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Speicher
High-speed morse burst encoder - wanted item

The Speicher was a fully electronic burst encoder that could send numbers in morse code a very high speed. It was developed around 1974 in Germany. Speicher was developed for the SP-20 and replaced earlier mechanical burst encoders, such as the NATO-issued RT-3 and the American GRA-71. In the Netherlands, it was also used in combination with the earlier FSS-7 spy radio set.
 
Speicher is the German word for Memory, which perfectly describes its function. The unit is housed in a grey case that is similar to the cases of the SP-20 spy radio set. It is powered by an internal battery that can be recharged by a built-in power supply unit directly from the AC mains.

At the right of the front panel are the sockets for the transmitter (key output) and the 110V or 220V AC mains. At the left is a recessed MODE selector and two push buttons, marked START and CALL. The MODE selector has four settings: OFF, REC, SBY (standby) and PLB (play-back).
  
Speicher (memory) burst encoder

At the top is a small recessed keypad with 12 buttons. Ten of these are for the numbers (0-9) and the two remaining ones are marked G and F. Just above the keypad is a small window with five red LEDs that are used for counting the number of characters in a five-letter group.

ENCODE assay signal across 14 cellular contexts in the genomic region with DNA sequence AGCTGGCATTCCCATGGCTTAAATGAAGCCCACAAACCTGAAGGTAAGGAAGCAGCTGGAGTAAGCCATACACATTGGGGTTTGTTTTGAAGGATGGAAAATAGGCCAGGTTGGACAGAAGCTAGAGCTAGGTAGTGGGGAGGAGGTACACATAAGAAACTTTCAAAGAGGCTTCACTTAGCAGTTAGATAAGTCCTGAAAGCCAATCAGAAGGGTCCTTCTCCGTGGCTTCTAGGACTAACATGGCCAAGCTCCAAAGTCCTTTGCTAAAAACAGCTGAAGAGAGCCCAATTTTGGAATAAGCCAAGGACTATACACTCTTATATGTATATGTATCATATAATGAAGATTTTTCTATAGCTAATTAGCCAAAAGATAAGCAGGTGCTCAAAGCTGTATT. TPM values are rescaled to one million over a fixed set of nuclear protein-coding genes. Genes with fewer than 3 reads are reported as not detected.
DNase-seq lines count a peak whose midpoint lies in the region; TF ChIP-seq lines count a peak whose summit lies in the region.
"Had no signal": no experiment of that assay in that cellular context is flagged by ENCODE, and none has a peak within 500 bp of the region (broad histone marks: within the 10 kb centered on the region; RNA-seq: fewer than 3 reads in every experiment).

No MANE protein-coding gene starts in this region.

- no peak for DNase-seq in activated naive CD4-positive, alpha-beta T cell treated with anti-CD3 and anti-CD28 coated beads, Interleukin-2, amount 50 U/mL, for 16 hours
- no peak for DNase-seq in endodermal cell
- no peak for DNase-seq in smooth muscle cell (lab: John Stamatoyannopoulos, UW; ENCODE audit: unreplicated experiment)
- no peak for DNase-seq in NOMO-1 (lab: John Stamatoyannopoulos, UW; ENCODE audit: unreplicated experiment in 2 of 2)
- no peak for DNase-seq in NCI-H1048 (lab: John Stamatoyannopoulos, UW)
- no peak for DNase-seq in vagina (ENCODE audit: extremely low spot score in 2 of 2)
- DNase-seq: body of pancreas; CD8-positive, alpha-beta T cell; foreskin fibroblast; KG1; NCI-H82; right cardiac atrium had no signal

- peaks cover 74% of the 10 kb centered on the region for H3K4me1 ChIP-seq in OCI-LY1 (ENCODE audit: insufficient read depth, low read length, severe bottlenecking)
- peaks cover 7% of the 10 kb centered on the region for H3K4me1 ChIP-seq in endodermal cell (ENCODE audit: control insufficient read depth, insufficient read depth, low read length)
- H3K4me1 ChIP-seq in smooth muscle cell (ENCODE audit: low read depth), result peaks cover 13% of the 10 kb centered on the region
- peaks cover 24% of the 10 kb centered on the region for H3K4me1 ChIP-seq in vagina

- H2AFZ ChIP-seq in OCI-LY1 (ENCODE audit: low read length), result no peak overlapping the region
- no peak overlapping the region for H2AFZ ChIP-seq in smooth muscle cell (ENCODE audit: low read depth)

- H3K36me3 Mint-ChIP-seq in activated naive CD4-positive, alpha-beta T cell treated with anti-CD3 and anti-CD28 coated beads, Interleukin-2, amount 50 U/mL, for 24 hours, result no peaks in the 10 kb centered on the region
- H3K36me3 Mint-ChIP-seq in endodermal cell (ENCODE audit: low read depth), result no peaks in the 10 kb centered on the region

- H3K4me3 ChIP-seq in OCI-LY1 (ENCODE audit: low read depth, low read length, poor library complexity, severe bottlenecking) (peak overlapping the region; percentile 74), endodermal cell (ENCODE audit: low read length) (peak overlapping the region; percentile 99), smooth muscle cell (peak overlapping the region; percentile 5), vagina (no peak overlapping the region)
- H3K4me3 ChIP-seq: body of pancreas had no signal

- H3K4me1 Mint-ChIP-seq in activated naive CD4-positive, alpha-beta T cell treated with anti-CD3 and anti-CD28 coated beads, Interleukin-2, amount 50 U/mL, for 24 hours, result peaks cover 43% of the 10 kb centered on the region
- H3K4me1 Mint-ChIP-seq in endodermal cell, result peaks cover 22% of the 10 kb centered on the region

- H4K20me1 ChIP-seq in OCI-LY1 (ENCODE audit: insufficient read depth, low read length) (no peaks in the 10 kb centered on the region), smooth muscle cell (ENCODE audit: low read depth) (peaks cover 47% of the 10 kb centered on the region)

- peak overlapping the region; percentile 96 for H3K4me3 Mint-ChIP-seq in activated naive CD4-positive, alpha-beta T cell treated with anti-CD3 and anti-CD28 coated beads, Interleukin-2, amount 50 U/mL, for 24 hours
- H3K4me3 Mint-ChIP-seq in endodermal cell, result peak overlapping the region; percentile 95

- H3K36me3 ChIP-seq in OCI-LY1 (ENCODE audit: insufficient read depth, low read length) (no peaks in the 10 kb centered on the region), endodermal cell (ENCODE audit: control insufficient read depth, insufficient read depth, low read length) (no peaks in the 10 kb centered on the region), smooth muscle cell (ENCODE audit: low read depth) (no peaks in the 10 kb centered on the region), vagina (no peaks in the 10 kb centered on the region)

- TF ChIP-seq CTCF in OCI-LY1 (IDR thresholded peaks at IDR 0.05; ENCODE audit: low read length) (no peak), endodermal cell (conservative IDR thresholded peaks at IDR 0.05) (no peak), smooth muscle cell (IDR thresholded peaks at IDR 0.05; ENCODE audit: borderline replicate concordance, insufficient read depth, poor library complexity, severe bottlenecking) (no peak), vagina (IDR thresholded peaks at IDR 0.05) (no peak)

The Speicher was probably developed only for the (grey) stay-behind version of the SP-20 and was to be used instead of the earlier mechanical RT-3 burst encoder. It has not been found with the (green) military version of the SP-20. Evidence of the use of Speicher in combination with the SP-15 spy set was found in The Netherlands, where it turned up in the only known surviving SP-15 Stay-Behind container. This container is now in the collection of Museum Jan Corver [1].

In the early 1980s, the Speicher was replaced by the more versatile MMP burst encoder. It was capable of sending both letters and numbers in morse code at a variety of speeds, ranging from 15 baud to an impressive 1200 baud. Some Speicher encoders remained in service however. At present, the manufacturer of Speicher is unknown, but given the extremely good built quality, it is likely that it was a high-end electronics manufacturer like H. Pfitzner or AEG Telefunken.
 
Speicher with protective rubber cover Speicher (memory) burst encoder Top view Controls MODE selector and start button Connections Speicher mains cable Speicher data cable (to keyer)

 
Controls
All controls and connections of the Speicher are at the front of the unit. The 110-220V AC mains is connected to the small 2-pin socket at the front right. As this socket is smaller than a common 2-pin socket (e.g. the ones that are used on domestic equipment), a standard cable with a modified connector is supplied. The transmitter is connected to the green socket at the right.